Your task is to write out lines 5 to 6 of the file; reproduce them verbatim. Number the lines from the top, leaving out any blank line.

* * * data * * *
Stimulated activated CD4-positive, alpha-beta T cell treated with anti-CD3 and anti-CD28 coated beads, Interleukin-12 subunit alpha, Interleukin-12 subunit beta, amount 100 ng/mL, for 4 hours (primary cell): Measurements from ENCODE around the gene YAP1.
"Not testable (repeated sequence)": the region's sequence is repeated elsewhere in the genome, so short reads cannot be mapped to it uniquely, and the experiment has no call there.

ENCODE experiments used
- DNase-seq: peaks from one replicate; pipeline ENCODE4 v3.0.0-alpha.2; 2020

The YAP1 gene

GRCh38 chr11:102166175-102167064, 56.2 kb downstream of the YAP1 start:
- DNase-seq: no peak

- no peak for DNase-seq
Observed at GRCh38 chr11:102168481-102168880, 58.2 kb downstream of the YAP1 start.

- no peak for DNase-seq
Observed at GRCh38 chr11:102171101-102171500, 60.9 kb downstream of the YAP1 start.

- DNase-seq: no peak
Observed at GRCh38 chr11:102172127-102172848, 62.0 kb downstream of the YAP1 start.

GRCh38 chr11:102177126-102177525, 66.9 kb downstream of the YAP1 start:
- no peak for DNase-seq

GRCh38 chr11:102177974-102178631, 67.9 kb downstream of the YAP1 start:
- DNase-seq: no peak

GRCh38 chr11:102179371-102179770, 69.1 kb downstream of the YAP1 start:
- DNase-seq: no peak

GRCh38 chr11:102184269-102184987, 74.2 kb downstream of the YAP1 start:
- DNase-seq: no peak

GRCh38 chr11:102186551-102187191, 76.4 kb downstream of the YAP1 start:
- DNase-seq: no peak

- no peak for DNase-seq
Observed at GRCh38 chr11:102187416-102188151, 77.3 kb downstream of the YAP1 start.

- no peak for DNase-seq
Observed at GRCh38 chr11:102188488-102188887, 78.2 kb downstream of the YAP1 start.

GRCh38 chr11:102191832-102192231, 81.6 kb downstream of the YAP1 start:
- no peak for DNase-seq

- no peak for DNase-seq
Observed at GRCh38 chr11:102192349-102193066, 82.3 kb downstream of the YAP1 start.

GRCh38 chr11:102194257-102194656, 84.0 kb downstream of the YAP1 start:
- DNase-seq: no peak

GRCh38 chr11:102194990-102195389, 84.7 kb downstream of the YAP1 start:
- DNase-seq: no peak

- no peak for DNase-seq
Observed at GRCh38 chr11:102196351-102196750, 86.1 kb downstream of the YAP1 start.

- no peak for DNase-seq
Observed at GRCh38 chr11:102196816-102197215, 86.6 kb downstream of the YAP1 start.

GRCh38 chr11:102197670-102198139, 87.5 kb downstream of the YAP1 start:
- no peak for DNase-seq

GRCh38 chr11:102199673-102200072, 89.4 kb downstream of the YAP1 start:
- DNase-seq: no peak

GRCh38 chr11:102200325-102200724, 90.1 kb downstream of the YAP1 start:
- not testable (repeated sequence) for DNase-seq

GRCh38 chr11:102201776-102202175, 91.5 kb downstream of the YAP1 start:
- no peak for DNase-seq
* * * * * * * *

The YAP1 gene

GRCh38 chr11:102166175-102167064, 56.2 kb downstream of the YAP1 start: